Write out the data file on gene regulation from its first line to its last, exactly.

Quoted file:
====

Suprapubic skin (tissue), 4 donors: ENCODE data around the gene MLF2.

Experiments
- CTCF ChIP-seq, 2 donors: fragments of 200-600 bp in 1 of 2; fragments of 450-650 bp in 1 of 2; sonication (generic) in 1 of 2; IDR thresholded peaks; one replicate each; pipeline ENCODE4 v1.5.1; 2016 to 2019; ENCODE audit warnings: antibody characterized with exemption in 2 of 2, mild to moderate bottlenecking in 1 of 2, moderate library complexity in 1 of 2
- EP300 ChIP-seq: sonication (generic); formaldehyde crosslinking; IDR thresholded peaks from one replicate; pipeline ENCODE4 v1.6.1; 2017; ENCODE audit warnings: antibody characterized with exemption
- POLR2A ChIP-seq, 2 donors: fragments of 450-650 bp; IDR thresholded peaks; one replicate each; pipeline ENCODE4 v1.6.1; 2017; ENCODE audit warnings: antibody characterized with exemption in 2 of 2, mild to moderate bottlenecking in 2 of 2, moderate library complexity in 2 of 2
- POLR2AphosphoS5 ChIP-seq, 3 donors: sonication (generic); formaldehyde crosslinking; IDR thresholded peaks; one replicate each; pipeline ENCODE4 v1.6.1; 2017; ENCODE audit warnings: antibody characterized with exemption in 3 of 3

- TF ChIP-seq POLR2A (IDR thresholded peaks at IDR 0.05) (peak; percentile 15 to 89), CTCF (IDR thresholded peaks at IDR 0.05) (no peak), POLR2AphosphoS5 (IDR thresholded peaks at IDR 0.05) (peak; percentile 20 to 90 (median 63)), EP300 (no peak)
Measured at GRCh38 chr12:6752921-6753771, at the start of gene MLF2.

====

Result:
Suprapubic skin (tissue), 4 donors: ENCODE data around the gene MLF2.

Experiments
- CTCF ChIP-seq, 2 donors: fragments of 200-600 bp in 1 of 2; fragments of 450-650 bp in 1 of 2; sonication (generic) in 1 of 2; IDR thresholded peaks; one replicate each; pipeline ENCODE4 v1.5.1; 2016 to 2019; ENCODE audit warnings: antibody characterized with exemption in 2 of 2, mild to moderate bottlenecking in 1 of 2, moderate library complexity in 1 of 2
- EP300 ChIP-seq: sonication (generic); formaldehyde crosslinking; IDR thresholded peaks from one replicate; pipeline ENCODE4 v1.6.1; 2017; ENCODE audit warnings: antibody characterized with exemption
- POLR2A ChIP-seq, 2 donors: fragments of 450-650 bp; IDR thresholded peaks; one replicate each; pipeline ENCODE4 v1.6.1; 2017; ENCODE audit warnings: antibody characterized with exemption in 2 of 2, mild to moderate bottlenecking in 2 of 2, moderate library complexity in 2 of 2
- POLR2AphosphoS5 ChIP-seq, 3 donors: sonication (generic); formaldehyde crosslinking; IDR thresholded peaks; one replicate each; pipeline ENCODE4 v1.6.1; 2017; ENCODE audit warnings: antibody characterized with exemption in 3 of 3

- TF ChIP-seq POLR2A (IDR thresholded peaks at IDR 0.05) (peak; percentile 15 to 89), CTCF (IDR thresholded peaks at IDR 0.05) (no peak), POLR2AphosphoS5 (IDR thresholded peaks at IDR 0.05) (peak; percentile 20 to 90 (median 63)), EP300 (no peak)
Measured at GRCh38 chr12:6752921-6753771, at the start of gene MLF2.